Don Mock 11:49
That it was yours.
Rachele Mock 11:49
Don Mock 11:50
Rachele Mock 11:50
I mean, that is…
Don Mock 11:51
Rachele Mock 11:52
That’s all I’ll ever need. Check that box.
Don Mock 11:54
Are you gonna be able to get out the door? Because your head is inflated.
Rachele Mock 11:58
My head is humongous.
Don Mock 11:59
Okay. All right.
Rachele Mock 12:00
Listen, I take care of three kids.
Don Mock 12:02
Hey, man. That is…
Rachele Mock 12:02
I drive a lot of carpool.
Don Mock 12:04
Well, I will say you had a great benefit of being a professional and having a professional approach right?
Rachele Mock 12:12
Yes and I was not right out of school. I can turn and burn when I need to. Yeah, lots of benefits.
Don Mock 12:18
Yeah. And we’ve talked on previous podcasts about the transition from school into the working world. Yeah, challenges and creativity is not a light sweatshop probably said that 10 times on 20 podcasts, but it’s true.
Rachele Mock 12:29
Why can’t we teach a sense of urgency? I could never teach that.
Don Mock 12:34
That’s a different podcast. I guess is what do we want students to learn right? Yeah. So you did the week long workshop. You crushed it.
Rachele Mock 12:41
We made friends. Yeah, kept in touch. I made friends with the people in the group. I made friends with Massimo. Oh, one wild thing was George Lois.
Don Mock 12:44
I was about to ask.
Rachele Mock 12:46
Yeah, so for two days because, um…
Don Mock 12:53
Tell everybody who George Lois is for those that don’t know.
Rachele Mock 12:57
George Lois is like one kings of advertising.
Don Mock 13:00
Rachele Mock 13:01
He did the Esquire covers for years. Remind me some of his work.
Don Mock 13:06
The most famous one will probably be the Muhammad Ali in the boxing gear where he’s all shot full of arrows reminiscent of the painting.
Rachele Mock 13:13
Don Mock 13:14
But he was also from an advertising perspective, even though I asked you the question, he was very much in charge of launching Tommy Hilfiger. Right and did that. So there’s a great ad for the history nerds out there. There’s a great case study and basically the short story is this. A client absolutely freaking out. Demanding to pull everything days before launch. George, who’s this brash New Yorker, right? Was like, you’re absolutely not pulling it. You’re effing doing this and this is the way it’s gonna be.
Rachele Mock 13:46
Don Mock 13:46
And Tommy Hilfiger, the stories are great, he’s like having a conniption.
Rachele Mock 13:50
Don Mock 13:51
And it launches and it’s huge, and it’s a gigantic brand. You know, and now everybody knows Tommy Hilfiger. You know. But I won’t spoil it for you if you do go out and look, look up the launch ad, because it was pretty interesting in terms of the positioning that George put Tommy Hilfiger in. But anyway, time back in. Back to George.
Rachele Mock 13:57
Yeah, so that was pretty cool. I mean, the whole thing it was a once in a lifetime affair. And thank you for taking care of the kids.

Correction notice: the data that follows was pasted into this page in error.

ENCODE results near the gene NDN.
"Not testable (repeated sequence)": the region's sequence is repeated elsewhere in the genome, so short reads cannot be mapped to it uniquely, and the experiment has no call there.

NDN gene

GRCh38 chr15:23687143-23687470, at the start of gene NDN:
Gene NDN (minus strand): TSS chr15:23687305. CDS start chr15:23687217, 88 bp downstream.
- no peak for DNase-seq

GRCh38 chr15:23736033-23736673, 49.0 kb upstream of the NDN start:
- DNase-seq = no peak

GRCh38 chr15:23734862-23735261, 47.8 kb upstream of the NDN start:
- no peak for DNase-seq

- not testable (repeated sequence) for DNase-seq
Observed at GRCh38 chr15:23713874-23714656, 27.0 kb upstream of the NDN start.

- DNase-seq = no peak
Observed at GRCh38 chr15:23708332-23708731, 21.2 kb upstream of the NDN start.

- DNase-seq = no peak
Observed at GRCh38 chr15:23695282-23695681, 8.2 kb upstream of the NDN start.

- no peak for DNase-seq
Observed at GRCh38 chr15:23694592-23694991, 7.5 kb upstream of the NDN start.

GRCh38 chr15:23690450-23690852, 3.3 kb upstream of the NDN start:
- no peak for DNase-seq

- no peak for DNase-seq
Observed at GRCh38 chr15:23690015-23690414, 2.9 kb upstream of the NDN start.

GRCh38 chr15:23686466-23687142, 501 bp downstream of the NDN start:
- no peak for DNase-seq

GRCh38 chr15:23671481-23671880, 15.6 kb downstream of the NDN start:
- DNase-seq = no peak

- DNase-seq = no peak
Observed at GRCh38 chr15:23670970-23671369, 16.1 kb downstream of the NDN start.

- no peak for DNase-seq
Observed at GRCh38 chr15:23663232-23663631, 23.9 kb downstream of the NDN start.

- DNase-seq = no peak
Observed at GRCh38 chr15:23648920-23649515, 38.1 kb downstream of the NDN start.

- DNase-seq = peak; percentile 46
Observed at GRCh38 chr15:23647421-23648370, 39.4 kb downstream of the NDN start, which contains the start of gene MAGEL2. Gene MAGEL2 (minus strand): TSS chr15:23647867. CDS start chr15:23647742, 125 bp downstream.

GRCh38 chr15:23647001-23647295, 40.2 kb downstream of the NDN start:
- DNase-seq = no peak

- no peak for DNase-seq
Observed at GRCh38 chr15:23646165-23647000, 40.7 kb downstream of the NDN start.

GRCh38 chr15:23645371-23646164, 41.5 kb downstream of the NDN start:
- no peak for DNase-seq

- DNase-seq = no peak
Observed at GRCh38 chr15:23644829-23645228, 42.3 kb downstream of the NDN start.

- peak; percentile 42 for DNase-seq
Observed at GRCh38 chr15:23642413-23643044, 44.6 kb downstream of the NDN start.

Don Mock 14:15
But George had something funny to say about the baby, did he not? We’ve got some great photos of you.
Rachele Mock 14:20
Oh, there was a lot of joking because we never knew what we were gonna a boy or girl. So, you know, people were making bets. You know, there was a gentleman who was in the program who told me that his wife was just about as far along. And he was having a boy and, we had already had two girls and you just assumed we’re having another girl. And so, George was saying things like, “well if it’s another girl you got to name her Lois.” And you know, things like that. And, and for a while, Massimo I don’t know if he couldn’t remember my name to begin with, but he would just call me “mommy.”
Don Mock 14:58
I thought he called you were the momma goose. wasn’t there a momma goose?
Rachele Mock 15:01
No, that comes later on when he and I were teaching together.
Don Mock 15:04
Okay well let’s let’s dive into that. So you do the workshop.
Rachele Mock 15:07
Yup, do the workshop meet George Lois. And by the way, he is brash but he’s the nicest salt of the earth guy ever.
Don Mock 15:16
Killer graphic design book too. I think it’s celebrity right but
$ellebrity with like the dollar sign.
Rachele Mock 15:22
And I brought my copy of celebrity with me and he signed it.
Don Mock 15:25
Yeah, he was a Titan. So huge.
Rachele Mock 15:29
His son Luke was with him. And he’s a great guy too and a photographer.
Don Mock 15:32
Alright, look at us just name dropping.
Rachele Mock 15:34
My job and life.
Don Mock 15:37
All right, so cut to what a year later. How long was it till later?
Rachele Mock 15:41
Yes. So probably about a year later, because our son, we had a boy, our son was just shy of a year old. And there was talk among my friends at SCAD Atlanta. My friends, being professors there. That Massimo was going to come to SCAD and try to do the same thing. I think they had asked me if I could consult on a few things. Like the proposal for SCAD, you know, how great it was, etcetera. And I reached out to Massimo and I said, you know, I just want to be involved however I can. And he was like, awesome. So what I ended up doing was I took the role of being his teaching assistant for another charrette. And this was I think, another seven days, basically. But luckily, it’s just down the street from us so I could come home and sleep. Um, and it was great, because we work hard. And then we take them out and entertain and we had
Antico pizza one night. I went there with a bunch of people and he drank beer. He came to our house for breakfast, and our daughter made him pancakes.
Don Mock 16:46
We went out to dinner across the street.
Rachele Mock 16:48
We went to dinner across the street.
Don Mock 16:51
Can’t name dropped that restaurant because it closed.
Rachele Mock 16:53